Erwin v. Morris

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[Civ. No. 10475. Second Appellate District, Division Two. November 13, 1935.]

LOREN ERWIN, Respondent, v. LENA MORRIS et al., Appellants.


Paul Nourse and Forrest A. Betts for Appellants.

Lasher B. Gallagher and Mark H. Edwards for Respondent.


McComb, J., pro tem.

This is an appeal by defendants from a judgment in favor of plaintiff for $5,000 after a trial before a jury.

Viewing the evidence most favorable to plaintiff (Ah Gett v. Carr, 3 Cal. App. 47, 48 [84 P. 458]), the facts in the instant case are:

Plaintiff while traveling in a westerly direction on Telegraph Road, a highway which runs east and west, stopped his car on the north half of the highway for the purpose of repairing his windshield wiper, it having rained shortly before. An automobile owned by defendant, Paul Morris, was being driven by his codefendant, Lena Morris, in a westerly direction on Telegraph Road, when she observed approximately three-fifths of a mile in front of her the parked car of plaintiff. She continued to travel on the north half of the highway until she reached a point 50 to 60 feet behind plaintiff's automobile. At this time she turned to the left across the center line of the highway, in order to pass the parked car. About one car length to the rear of plaintiff's automobile the car she was driving skidded, the front of it [10 Cal. App. 2d 170] coming into contact with the left rear corner of plaintiff's automobile.

Defendants rely for reversal of the judgment on the proposition: That the trial court committed prejudicial error in submitting instructions to the jury on the doctrine of last clear chance.

[1] The doctrine of last clear chance presupposes evidence or inferences properly deducible therefrom of the following elements:

First: Negligence of plaintiff;

Second: That as a result thereof plaintiff is in a situation of danger from which he cannot escape by the exercise of ordinary care;

Third: That the defendant is aware of plaintiff's dangerous situation under such circumstances, that he realizes, or ought to realize, plaintiff's inability to escape therefrom; and,

Fourth: That defendant then has a clear chance to avoid injuring plaintiff by the exercise of ordinary care and fails to do so. (Palmer v. Tschudy, 191 Cal. 696, 700 [218 P. 36].)

If any one of the foregoing elements is absent, the doctrine of last clear chance does not apply and the case is governed by the ordinary rules of negligence and contributory negligence. (Palmer v. Tschudy, supra.) Applying this test to the instant case, and assuming, for the purpose of this appeal only, that there was evidence of the first three elements necessary to make applicable the doctrine of last clear chance, it is obvious that the fourth requirement, to wit, that defendant had a clear chance after realizing that plaintiff was in a dangerous situation and without ability to escape therefrom, to avoid the accident, is entirely absent.

[2] It cannot be disputed that defendant, Lena Morris, after observing defendant's automobile parked in the highway, followed a reasonable and prudent course by proceeding in the right half of the highway to a point a short distance to the rear of plaintiff's automobile and acted likewise in turning to the left, in order to pass the parked car. The dangerous situation did not arise until the car she was driving commenced to skid and immediately thereafter the accident ensued. The record does not disclose any substantial evidence that the defendant, Lena Morris, had a clear chance [10 Cal. App. 2d 171] to avoid the accident. The rule applicable in such a case is clearly stated by Mr. Justice Parker in Bagwill v. Pacific Electric Ry. Co., 90 Cal. App. 114 [265 P. 517]. He says at page 121:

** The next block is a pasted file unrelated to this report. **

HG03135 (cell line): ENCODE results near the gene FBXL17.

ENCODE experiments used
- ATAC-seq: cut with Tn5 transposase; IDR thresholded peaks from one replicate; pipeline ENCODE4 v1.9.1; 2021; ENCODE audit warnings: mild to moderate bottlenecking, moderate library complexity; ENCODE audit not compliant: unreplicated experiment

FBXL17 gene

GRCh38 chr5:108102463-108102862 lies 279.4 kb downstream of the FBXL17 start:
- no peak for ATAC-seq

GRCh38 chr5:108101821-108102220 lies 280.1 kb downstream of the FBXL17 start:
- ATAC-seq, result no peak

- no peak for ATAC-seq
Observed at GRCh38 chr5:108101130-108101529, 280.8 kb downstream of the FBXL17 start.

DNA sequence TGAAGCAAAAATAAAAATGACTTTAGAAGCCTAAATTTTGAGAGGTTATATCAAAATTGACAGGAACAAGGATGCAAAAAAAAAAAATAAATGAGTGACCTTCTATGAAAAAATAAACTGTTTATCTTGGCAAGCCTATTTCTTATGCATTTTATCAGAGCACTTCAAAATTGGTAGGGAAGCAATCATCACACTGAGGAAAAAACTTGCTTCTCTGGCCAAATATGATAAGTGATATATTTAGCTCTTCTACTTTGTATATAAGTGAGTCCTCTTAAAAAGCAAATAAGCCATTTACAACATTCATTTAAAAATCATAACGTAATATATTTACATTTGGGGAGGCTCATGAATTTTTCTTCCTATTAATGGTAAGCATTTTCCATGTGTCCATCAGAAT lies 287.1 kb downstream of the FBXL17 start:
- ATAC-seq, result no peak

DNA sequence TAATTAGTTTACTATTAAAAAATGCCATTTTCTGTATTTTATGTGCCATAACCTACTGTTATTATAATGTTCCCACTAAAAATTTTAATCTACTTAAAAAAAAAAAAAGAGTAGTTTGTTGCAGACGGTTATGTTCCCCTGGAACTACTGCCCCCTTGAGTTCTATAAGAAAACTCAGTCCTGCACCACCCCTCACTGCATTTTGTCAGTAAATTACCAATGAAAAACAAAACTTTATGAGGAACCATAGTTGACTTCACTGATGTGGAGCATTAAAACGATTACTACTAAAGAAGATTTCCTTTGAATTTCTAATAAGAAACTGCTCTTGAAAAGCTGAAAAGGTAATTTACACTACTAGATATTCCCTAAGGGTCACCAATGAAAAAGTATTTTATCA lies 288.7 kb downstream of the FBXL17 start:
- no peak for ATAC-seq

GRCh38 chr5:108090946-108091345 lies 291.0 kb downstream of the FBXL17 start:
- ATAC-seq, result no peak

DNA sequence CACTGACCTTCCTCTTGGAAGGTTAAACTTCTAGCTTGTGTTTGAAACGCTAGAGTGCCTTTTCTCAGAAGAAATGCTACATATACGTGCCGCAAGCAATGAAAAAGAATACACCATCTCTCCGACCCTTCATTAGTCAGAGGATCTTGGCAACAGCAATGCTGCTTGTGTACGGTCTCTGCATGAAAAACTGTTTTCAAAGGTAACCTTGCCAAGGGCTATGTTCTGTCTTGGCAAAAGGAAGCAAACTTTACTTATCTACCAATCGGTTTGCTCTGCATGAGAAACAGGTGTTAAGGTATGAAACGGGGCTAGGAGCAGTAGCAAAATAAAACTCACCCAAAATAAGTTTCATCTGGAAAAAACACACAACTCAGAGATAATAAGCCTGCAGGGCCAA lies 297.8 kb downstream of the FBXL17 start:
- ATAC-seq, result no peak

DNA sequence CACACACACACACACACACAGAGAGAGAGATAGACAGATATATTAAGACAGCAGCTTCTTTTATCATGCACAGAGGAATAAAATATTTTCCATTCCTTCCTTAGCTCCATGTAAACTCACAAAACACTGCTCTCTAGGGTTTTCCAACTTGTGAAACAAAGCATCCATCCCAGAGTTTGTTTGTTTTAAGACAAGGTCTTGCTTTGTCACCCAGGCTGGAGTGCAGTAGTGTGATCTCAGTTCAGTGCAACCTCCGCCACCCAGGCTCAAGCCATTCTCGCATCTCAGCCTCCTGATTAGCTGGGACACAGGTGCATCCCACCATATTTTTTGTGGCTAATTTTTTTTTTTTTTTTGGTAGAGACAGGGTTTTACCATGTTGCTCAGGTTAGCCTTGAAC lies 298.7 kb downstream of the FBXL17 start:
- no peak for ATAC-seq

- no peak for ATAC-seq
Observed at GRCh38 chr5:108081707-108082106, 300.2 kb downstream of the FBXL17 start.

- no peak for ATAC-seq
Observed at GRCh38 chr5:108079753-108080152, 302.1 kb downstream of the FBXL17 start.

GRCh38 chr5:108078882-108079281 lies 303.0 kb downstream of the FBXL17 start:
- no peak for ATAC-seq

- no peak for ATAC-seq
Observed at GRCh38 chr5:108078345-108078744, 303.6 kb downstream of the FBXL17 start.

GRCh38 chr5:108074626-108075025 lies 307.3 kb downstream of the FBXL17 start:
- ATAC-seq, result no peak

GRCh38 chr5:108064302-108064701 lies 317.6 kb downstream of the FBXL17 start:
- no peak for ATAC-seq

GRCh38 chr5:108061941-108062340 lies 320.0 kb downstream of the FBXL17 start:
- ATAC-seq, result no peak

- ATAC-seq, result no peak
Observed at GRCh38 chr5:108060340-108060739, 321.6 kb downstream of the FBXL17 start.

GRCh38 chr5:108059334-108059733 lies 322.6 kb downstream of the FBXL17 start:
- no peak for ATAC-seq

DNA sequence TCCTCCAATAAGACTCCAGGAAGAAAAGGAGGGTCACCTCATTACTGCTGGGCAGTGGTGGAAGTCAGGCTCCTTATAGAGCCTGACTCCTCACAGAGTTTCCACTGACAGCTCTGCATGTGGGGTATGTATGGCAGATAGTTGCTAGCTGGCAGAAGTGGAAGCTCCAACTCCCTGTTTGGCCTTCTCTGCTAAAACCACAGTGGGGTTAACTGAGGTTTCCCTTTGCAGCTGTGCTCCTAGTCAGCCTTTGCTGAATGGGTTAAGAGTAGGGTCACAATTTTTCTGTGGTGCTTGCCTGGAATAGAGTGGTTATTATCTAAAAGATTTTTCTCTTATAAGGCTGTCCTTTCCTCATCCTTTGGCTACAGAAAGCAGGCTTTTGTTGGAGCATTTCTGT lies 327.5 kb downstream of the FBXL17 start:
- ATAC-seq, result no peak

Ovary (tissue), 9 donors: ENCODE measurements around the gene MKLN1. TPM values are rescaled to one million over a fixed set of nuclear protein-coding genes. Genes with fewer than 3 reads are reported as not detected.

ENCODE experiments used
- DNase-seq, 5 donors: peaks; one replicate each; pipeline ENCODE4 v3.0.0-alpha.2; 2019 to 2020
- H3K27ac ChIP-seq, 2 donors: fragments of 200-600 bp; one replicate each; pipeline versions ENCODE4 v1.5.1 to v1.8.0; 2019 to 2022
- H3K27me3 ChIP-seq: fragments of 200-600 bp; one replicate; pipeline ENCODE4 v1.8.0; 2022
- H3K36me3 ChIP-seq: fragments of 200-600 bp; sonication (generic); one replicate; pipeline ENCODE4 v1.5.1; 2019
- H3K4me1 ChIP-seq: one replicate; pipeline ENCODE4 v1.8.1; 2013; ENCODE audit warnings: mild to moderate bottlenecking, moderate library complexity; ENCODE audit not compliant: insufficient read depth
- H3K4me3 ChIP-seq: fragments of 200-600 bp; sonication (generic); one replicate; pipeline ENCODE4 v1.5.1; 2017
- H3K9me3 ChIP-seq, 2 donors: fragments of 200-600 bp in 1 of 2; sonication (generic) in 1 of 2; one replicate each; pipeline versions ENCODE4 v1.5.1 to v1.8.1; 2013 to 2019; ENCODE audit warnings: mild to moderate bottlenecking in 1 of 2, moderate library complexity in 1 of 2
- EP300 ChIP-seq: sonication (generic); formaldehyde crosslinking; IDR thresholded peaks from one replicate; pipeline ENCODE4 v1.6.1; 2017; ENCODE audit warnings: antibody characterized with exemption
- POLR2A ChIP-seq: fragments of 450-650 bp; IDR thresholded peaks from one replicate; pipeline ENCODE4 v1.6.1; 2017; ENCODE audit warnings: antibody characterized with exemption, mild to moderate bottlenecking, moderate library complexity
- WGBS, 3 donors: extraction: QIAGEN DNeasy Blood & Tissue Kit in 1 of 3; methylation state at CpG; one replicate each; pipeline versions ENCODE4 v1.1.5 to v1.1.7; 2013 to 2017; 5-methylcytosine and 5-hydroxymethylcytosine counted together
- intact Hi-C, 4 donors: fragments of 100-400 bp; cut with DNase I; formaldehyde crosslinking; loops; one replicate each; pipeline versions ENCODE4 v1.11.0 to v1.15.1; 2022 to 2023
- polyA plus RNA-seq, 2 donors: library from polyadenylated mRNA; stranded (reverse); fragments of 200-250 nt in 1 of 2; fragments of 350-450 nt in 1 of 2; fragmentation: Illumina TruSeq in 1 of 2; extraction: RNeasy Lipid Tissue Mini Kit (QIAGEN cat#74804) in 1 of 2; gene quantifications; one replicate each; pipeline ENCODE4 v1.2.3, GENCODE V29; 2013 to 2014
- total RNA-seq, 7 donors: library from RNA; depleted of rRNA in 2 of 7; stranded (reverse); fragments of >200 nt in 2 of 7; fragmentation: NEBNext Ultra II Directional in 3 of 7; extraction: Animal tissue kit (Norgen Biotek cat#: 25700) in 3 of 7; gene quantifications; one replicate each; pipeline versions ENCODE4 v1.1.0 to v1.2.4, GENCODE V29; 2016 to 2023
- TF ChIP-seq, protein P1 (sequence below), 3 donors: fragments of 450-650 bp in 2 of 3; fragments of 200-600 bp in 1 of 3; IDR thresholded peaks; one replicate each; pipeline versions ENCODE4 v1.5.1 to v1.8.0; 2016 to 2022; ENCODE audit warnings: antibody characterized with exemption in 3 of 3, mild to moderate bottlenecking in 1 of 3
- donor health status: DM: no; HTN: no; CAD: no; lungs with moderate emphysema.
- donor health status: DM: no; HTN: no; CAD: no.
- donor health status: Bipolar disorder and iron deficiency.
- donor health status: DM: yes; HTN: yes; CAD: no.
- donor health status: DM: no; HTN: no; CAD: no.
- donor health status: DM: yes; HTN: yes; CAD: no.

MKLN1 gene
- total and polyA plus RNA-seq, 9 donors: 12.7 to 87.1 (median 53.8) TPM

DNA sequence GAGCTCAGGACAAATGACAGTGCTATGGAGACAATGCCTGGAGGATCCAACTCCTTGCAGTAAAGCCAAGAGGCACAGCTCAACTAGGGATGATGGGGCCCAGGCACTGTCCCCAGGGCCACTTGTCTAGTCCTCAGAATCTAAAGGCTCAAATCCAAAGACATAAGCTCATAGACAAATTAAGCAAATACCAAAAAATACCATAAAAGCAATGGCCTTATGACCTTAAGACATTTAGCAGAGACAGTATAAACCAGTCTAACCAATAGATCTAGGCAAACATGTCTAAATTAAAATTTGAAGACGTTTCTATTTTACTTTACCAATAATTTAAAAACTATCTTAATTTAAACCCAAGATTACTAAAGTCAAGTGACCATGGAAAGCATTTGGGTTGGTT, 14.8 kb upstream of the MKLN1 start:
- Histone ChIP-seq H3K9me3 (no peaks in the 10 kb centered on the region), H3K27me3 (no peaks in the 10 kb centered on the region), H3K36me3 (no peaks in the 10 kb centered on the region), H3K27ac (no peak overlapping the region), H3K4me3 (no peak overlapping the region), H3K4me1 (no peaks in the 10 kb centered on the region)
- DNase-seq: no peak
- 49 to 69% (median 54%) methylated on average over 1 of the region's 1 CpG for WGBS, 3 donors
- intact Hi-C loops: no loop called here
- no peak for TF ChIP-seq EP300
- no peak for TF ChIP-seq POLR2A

"Certainly the doctrine of last clear chance never meant a splitting of seconds when emergencies arise. There seems still to be some misconception of this doctrine of last clear chance. It was not devised as a last resort to fasten liability on defendants. Like the body of the law of negligence, to which the doctrine is appended, the test remains as that of ordinary care under all of the circumstances. ... It says to a negligent plaintiff that in spite of his lack of caution he will be protected against wanton, wilful or avoidable harm. But, on the other hand, it penalizes no innocent person. We are not to tear down the facts of a case and rebuild the same so that, by a trimming down and tight-fitting operation, something can be constructed upon which may be fastened the claim of last clear chance. The words mean exactly as they indicate, namely, last clear chance, not possible chance. The supreme court has not left us to speculate on the application of the doctrine."

Where evidence of any one of the elements necessary to apply the doctrine of last clear chance is lacking, it is reversible error to instruct the jury with respect to such doctrine. (Poncino v. Reid-Murdock & Co., 136 Cal. App. 223, 228 [28 PaCal.2d 932]; Wallis v. Southern Pacific Co., 184 Cal. 662, 672 [195 P. 408, 15 A.L.R. 117].)

Since the judgment must be reversed for the error heretofore mentioned, it is unnecessary for us to pass upon the alleged error of the trial court in excluding certain evidence offered by defendants.

The judgment is reversed.

Crail, P. J., and Wood, J., concurred.

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